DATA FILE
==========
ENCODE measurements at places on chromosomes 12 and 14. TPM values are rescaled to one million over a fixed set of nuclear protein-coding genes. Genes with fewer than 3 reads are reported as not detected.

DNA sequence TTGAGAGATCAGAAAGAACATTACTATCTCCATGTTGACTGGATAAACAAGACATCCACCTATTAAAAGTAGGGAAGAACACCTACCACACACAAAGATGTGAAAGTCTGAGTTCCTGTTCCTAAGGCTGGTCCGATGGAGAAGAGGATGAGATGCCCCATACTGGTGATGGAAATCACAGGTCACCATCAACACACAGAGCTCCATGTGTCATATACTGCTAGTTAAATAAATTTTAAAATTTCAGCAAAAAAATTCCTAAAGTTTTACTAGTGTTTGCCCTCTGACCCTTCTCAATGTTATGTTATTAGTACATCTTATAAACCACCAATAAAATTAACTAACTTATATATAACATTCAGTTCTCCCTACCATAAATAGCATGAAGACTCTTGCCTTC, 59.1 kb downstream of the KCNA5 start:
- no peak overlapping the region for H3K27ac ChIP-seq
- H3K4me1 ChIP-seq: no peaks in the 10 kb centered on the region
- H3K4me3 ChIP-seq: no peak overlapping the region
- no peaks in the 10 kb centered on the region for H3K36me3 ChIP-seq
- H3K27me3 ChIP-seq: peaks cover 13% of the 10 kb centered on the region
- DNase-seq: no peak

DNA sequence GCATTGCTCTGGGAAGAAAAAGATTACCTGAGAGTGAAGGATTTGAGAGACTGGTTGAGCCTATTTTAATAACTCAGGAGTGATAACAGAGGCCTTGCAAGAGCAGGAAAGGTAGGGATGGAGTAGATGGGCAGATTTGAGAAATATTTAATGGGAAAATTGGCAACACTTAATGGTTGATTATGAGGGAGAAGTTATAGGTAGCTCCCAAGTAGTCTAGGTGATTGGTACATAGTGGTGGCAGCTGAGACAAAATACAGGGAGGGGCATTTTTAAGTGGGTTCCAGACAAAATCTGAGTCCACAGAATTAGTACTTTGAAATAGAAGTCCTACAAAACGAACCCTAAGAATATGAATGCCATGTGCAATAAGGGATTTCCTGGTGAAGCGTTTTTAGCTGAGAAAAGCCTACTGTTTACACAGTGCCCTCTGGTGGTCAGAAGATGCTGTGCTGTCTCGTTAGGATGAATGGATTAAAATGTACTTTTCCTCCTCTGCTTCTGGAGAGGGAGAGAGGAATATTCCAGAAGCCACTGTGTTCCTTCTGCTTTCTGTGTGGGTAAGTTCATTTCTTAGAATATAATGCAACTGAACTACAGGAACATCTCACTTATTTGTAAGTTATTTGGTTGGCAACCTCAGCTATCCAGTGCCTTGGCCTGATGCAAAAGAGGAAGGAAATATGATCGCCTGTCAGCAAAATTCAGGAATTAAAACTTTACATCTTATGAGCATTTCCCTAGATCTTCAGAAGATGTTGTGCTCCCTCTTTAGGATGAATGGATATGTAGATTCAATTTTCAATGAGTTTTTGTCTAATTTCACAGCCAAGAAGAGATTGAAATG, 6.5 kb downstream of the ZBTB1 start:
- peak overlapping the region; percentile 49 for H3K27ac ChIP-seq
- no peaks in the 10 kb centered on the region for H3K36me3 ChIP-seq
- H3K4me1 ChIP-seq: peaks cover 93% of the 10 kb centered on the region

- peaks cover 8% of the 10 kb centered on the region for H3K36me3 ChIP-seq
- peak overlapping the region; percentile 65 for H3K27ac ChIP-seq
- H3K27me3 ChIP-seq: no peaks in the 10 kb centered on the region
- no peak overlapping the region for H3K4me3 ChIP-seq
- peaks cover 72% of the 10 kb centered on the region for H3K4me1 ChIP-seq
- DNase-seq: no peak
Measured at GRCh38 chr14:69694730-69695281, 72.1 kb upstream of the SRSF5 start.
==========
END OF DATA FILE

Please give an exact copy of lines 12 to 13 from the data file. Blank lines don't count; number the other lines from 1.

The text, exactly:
- H3K4me1 ChIP-seq: peaks cover 93% of the 10 kb centered on the region

- peaks cover 8% of the 10 kb centered on the region for H3K36me3 ChIP-seq